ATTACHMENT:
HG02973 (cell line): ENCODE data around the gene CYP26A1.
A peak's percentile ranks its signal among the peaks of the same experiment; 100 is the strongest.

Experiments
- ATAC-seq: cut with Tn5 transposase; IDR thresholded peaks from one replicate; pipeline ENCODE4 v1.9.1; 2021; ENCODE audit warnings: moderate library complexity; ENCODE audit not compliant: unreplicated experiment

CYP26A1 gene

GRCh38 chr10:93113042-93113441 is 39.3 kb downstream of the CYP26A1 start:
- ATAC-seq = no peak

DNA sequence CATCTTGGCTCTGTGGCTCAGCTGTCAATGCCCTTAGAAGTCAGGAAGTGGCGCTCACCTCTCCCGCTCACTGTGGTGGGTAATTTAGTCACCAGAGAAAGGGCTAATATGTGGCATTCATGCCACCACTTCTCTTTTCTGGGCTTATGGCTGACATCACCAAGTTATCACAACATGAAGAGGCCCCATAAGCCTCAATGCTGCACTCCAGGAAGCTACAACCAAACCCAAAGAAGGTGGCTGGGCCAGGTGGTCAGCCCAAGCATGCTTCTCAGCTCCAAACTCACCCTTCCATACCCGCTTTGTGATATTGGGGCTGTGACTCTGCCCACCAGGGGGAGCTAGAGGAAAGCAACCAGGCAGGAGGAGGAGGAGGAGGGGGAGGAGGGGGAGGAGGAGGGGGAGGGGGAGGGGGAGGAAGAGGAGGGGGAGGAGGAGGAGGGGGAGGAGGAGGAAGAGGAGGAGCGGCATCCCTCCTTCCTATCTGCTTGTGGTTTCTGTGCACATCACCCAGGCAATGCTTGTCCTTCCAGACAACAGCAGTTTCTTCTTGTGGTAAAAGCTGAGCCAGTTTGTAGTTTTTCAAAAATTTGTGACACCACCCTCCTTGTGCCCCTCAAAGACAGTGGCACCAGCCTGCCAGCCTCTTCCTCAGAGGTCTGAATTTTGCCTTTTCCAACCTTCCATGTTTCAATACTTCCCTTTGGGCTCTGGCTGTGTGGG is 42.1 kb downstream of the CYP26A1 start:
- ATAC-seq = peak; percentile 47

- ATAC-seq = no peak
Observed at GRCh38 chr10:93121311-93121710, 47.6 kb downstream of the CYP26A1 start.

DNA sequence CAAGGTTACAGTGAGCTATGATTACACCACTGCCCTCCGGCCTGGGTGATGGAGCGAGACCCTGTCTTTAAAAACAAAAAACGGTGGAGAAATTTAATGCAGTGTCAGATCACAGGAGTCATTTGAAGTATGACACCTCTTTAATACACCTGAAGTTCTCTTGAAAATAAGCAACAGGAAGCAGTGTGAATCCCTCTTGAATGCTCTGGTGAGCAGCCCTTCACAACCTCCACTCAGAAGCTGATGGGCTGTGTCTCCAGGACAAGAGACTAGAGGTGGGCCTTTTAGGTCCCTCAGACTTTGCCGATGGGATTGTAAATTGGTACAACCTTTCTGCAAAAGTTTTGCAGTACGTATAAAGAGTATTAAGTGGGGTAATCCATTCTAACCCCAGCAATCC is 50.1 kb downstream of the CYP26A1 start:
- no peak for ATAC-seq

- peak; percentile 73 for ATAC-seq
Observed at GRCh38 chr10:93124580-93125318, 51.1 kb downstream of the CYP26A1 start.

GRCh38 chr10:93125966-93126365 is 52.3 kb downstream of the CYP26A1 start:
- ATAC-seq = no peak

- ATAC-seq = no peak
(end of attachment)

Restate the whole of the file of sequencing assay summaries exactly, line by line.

HG02973 (cell line): ENCODE data around the gene CYP26A1.
A peak's percentile ranks its signal among the peaks of the same experiment; 100 is the strongest.

Experiments
- ATAC-seq: cut with Tn5 transposase; IDR thresholded peaks from one replicate; pipeline ENCODE4 v1.9.1; 2021; ENCODE audit warnings: moderate library complexity; ENCODE audit not compliant: unreplicated experiment

CYP26A1 gene

GRCh38 chr10:93113042-93113441 is 39.3 kb downstream of the CYP26A1 start:
- ATAC-seq = no peak

DNA sequence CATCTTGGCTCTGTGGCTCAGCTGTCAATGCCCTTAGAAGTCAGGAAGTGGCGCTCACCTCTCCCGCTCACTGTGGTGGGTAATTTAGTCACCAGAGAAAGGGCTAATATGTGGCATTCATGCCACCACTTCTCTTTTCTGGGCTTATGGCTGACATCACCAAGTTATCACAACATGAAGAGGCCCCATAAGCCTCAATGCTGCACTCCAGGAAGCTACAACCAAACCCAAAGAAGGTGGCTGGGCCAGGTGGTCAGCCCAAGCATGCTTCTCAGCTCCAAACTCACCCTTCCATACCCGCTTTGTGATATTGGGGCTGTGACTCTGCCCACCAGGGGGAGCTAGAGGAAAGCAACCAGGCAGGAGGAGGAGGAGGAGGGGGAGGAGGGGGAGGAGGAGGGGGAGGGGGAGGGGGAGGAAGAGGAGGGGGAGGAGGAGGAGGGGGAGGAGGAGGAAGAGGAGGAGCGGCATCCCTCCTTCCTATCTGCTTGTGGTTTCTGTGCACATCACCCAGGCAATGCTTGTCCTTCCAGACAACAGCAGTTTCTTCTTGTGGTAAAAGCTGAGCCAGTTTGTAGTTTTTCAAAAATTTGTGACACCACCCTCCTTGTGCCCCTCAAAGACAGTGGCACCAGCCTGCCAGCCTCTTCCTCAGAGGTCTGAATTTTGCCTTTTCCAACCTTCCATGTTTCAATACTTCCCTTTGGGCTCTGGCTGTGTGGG is 42.1 kb downstream of the CYP26A1 start:
- ATAC-seq = peak; percentile 47

- ATAC-seq = no peak
Observed at GRCh38 chr10:93121311-93121710, 47.6 kb downstream of the CYP26A1 start.

DNA sequence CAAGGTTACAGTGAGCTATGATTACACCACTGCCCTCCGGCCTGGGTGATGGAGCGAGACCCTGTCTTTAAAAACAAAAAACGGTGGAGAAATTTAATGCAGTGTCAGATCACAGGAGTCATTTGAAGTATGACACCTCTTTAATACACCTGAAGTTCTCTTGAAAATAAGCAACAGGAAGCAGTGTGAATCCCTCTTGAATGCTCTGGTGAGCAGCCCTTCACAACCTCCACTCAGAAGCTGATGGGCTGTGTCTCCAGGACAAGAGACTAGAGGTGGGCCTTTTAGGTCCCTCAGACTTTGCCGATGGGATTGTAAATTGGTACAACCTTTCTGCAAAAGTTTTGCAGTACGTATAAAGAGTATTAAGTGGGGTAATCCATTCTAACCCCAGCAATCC is 50.1 kb downstream of the CYP26A1 start:
- no peak for ATAC-seq

- peak; percentile 73 for ATAC-seq
Observed at GRCh38 chr10:93124580-93125318, 51.1 kb downstream of the CYP26A1 start.

GRCh38 chr10:93125966-93126365 is 52.3 kb downstream of the CYP26A1 start:
- ATAC-seq = no peak

- ATAC-seq = no peak